Many people wonder what it will be like for DJs post covid. I assure you and know for a fact, venues will be very eager to open again, but at first this may be at a reduced capacity, which means smaller parties, which means, from their perspective, keeping their expenses down. This means they won't want to throw thousands of dollars on big names, possibly over priced DJs, as the main reason venues paid big money for the big DJs was to attract a tonne of people, but at first, at least until COVID has well and truly passed, they wouldn't be able to pack their venues with people anyway, so venues will be looking more for local talent and I believe they will be very open to new DJs and fresh talent.
So the real question is, how do you get in, how do you get the shows, how do you be part of this new face of clubbing post Covid. I believe the best way to thrive in the local scene is to be part of it. I know from running events in Sydney, it wasn't like I woke up one day and thought, OH, I want to run a nightclub, I had been going to clubs for sometime and felt like I was part of the culture of the scene I was immersed in. By attending events, not only do you immerse yourself in the culture of the parties, but by doing so, you get ideas and inspirations and this, IMO, is the life blood of any successful endeavour.
So if you see a local event re opening there doors, get down there and support it and better yet, share the promoters flyers online and get your friends down their too. Get to know the people running the parties and do what you can to support them and then when you ask them for a show, instead of being some stranger, you have already established a relationship with them and this will increase your chances of them supporting you, because you are supporting them.
Let's face it, the venues have been doing it tough and need all the help they can get and I know for a fact they are sick of working with Djs that have a sense of entitlement - meaning Djs that expect this and that but outside of playing are willing to do very little to support the events. so I feel post COVID, there won't be a lot of room for DJs that think like that anymore - this is the old way of thinking, and there will be a new dawn and new opportunties for Djs that are willing to work with venues and help build the community and culture around their events.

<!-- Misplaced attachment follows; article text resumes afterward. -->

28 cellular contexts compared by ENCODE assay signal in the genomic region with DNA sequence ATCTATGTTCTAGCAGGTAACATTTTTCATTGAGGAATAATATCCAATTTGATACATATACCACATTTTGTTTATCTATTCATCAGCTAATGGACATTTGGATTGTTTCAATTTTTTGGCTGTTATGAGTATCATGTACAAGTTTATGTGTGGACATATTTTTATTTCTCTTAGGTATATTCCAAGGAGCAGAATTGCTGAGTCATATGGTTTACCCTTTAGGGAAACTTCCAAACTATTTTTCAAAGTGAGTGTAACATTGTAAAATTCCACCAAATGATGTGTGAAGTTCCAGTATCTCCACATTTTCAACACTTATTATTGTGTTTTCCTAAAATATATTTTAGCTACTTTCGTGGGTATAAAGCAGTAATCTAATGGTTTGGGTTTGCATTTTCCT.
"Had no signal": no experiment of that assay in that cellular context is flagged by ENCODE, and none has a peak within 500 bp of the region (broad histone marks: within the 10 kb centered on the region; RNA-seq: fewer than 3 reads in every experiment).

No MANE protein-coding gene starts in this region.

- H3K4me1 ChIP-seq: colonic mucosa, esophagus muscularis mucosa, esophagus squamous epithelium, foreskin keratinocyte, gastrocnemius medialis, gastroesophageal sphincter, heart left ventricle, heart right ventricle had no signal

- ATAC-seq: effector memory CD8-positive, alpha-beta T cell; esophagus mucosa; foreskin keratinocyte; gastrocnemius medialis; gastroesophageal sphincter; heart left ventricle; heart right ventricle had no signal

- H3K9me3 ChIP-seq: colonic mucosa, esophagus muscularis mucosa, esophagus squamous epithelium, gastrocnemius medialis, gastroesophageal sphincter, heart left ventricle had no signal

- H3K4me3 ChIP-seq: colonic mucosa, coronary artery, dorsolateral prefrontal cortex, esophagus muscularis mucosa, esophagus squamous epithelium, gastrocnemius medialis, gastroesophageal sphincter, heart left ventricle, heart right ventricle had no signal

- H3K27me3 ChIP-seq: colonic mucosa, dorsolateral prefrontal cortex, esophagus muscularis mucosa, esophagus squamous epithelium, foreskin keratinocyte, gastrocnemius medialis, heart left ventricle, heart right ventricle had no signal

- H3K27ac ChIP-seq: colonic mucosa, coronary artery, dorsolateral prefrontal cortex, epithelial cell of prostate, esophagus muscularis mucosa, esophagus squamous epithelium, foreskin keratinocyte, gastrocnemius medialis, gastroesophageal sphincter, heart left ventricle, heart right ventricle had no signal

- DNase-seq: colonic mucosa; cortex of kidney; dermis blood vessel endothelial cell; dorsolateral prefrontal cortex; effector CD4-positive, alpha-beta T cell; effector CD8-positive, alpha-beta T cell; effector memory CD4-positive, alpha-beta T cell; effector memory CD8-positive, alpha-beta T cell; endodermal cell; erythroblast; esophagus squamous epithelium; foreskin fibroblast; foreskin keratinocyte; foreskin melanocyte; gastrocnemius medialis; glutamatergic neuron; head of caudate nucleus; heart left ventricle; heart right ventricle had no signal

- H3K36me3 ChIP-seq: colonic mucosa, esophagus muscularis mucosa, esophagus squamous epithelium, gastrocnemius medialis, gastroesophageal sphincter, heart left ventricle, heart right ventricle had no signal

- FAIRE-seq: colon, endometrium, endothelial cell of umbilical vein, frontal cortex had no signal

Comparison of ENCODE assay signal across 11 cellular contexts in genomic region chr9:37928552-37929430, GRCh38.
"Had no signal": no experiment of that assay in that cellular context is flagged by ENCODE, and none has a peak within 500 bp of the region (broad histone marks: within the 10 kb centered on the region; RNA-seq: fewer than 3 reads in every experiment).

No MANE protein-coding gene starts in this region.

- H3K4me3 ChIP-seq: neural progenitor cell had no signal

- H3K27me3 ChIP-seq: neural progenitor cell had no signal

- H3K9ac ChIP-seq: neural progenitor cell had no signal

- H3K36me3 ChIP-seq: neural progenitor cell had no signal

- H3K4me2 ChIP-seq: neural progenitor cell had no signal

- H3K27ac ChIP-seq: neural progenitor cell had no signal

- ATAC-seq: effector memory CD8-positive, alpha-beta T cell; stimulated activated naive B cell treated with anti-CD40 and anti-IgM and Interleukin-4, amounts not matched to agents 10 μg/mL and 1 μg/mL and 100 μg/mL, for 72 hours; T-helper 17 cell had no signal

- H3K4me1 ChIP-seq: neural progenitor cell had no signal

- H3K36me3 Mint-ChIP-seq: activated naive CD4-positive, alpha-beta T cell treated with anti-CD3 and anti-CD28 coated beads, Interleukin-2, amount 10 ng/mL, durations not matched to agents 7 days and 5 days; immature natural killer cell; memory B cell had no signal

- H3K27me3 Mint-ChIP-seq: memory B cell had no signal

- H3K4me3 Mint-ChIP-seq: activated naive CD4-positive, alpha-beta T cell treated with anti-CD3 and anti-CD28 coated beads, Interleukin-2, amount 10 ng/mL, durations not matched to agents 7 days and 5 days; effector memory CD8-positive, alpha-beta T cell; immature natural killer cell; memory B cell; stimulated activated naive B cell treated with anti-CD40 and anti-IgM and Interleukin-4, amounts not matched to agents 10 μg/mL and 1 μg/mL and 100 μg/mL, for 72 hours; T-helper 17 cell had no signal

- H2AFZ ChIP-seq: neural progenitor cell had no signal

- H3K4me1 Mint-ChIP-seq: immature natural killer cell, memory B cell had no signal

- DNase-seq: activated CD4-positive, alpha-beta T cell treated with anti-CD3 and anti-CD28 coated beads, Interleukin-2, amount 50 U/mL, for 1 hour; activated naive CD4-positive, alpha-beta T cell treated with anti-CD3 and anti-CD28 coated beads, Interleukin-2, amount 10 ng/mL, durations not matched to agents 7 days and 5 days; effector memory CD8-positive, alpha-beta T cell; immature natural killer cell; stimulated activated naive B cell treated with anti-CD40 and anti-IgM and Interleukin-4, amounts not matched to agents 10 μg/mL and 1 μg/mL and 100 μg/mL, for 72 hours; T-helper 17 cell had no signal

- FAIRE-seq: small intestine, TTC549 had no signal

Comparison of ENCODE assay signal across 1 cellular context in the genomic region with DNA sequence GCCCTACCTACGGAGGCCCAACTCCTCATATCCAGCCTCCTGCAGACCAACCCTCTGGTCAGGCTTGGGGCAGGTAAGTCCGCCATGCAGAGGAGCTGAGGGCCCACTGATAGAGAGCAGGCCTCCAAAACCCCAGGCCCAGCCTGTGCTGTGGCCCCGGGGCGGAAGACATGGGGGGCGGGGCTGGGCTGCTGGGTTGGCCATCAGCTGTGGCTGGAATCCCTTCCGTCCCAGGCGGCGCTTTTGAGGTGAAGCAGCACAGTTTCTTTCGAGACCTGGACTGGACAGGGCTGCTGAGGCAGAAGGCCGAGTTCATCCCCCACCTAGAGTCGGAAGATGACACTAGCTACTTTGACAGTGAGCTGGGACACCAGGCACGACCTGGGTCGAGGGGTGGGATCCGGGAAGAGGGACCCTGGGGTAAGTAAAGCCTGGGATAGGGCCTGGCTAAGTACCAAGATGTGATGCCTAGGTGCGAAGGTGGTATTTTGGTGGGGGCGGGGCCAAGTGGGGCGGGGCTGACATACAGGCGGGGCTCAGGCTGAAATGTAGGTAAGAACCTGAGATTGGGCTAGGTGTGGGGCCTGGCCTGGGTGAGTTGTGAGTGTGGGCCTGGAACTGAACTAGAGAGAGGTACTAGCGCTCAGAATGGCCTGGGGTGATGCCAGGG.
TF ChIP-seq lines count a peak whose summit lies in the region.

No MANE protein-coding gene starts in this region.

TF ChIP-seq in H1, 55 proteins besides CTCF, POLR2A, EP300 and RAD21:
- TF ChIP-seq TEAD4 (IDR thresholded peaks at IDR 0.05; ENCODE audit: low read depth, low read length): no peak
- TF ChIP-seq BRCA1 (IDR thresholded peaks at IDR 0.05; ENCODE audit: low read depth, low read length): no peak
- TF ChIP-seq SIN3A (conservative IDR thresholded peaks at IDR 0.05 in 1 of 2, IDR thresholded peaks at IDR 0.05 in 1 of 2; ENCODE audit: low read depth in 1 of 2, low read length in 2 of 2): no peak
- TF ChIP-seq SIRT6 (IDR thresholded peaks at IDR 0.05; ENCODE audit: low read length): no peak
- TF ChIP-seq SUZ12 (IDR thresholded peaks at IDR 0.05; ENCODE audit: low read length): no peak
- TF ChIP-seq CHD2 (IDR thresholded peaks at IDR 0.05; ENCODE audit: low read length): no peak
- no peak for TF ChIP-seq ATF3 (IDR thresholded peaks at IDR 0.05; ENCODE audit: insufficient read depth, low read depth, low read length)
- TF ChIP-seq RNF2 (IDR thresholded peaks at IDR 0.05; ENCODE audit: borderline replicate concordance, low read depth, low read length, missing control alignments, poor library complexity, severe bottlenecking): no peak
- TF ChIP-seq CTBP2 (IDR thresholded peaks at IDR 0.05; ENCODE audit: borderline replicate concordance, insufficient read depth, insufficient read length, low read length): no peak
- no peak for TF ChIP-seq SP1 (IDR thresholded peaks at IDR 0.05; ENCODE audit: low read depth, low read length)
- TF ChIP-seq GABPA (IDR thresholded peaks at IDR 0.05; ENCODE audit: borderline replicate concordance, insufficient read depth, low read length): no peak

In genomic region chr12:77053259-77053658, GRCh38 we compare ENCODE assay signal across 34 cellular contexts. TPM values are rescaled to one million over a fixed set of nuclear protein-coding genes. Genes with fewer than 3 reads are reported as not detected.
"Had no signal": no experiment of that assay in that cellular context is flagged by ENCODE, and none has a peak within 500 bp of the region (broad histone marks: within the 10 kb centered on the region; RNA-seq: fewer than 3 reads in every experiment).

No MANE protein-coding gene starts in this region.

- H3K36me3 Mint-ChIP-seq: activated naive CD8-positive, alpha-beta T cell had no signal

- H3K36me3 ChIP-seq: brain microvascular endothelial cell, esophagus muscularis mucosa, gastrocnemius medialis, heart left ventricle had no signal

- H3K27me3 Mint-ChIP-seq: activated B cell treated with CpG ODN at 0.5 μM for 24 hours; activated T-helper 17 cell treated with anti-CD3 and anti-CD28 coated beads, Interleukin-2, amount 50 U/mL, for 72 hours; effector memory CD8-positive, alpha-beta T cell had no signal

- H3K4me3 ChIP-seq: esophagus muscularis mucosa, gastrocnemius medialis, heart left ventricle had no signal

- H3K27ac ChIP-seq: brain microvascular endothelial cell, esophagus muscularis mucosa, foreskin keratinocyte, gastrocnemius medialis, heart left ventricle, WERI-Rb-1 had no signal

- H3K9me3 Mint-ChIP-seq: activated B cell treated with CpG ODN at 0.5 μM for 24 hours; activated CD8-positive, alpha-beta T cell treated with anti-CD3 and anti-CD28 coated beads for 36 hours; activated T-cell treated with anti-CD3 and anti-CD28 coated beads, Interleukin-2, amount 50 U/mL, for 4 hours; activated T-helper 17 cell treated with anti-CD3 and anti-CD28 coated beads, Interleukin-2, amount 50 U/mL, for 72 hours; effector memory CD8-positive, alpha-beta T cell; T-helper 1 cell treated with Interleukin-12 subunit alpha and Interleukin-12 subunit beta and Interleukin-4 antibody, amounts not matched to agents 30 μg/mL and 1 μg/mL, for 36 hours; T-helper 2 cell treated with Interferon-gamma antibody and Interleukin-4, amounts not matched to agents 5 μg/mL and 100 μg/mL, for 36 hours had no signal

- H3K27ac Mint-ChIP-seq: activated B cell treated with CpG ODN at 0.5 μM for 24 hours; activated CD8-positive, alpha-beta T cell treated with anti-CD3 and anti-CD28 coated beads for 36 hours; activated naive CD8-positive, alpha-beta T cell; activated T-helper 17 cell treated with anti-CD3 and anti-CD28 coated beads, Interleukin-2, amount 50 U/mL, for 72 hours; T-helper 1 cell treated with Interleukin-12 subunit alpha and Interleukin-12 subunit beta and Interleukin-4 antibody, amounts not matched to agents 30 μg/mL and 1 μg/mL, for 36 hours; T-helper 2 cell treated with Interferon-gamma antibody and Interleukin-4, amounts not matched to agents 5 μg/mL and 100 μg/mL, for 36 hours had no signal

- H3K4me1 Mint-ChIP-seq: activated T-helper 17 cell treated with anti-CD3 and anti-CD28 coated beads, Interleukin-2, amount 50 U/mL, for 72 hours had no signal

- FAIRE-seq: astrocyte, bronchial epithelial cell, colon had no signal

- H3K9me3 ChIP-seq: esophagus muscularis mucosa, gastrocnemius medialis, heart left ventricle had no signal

Anyway, if you're keen to learn more about the club scene and how to break into it in a big way I have a bonus club pack course which is included in my club ready course with over 30 videos on how to make 100% sure you're club ready, how to prepare for club shows and I also include a battle plan on how to get shows, exactly what to say to venues and what it takes to get your foot in the door, and once in how to stay there and build a name for yourself as a DJ, so that's free with the CRDJC for a limited time so check that out, I'll link it in below.
With covid restrictions easing a tonne of my students are now getting shows in clubs and some of them have been asked to do a back to back DJ set. So in this article (video above) I will explain what is a back to back set, the different ways you can approach your back to back set, why the promoter would even ask you to do a back to back set, how to prepare for it and how to assure that when you both play you stand out and make an impact assuring repeat shows.
Have you ever used USBS in clubs and experienced problems? Or perhaps you haven't used club gear yet but you're open to it but not 100% sure how it works or maybe you've already jumped on club gear only to find the gear is not reading your USB properly and every time you load a track you can't see the waveform or BPM?
As many of you know I often take the positive thinking outlook side of things and I've actually done a whole heap of mindset for success videos that were really popular yet I wanted to share something I read recently that I think could really help you manage your expectations and feel victorious no matter what happens. The concept: negative thinking for positive results haha.
I love my job so much and one of my favourite things is listening to student mixes and giving them feedback. The majority of the time, I am blown away by how talented they are, and lots of the time I feel it's kind of like that grasshopper analogy, where the students have surpassed the skills of their teacher, which to be honest makes me really happy and to see so many of my students now landing residencies in clubs and getting really good gigs, it blows my mind.
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Not sure where to start? In this mini series I answer many of the questions beginners have about learning to DJ.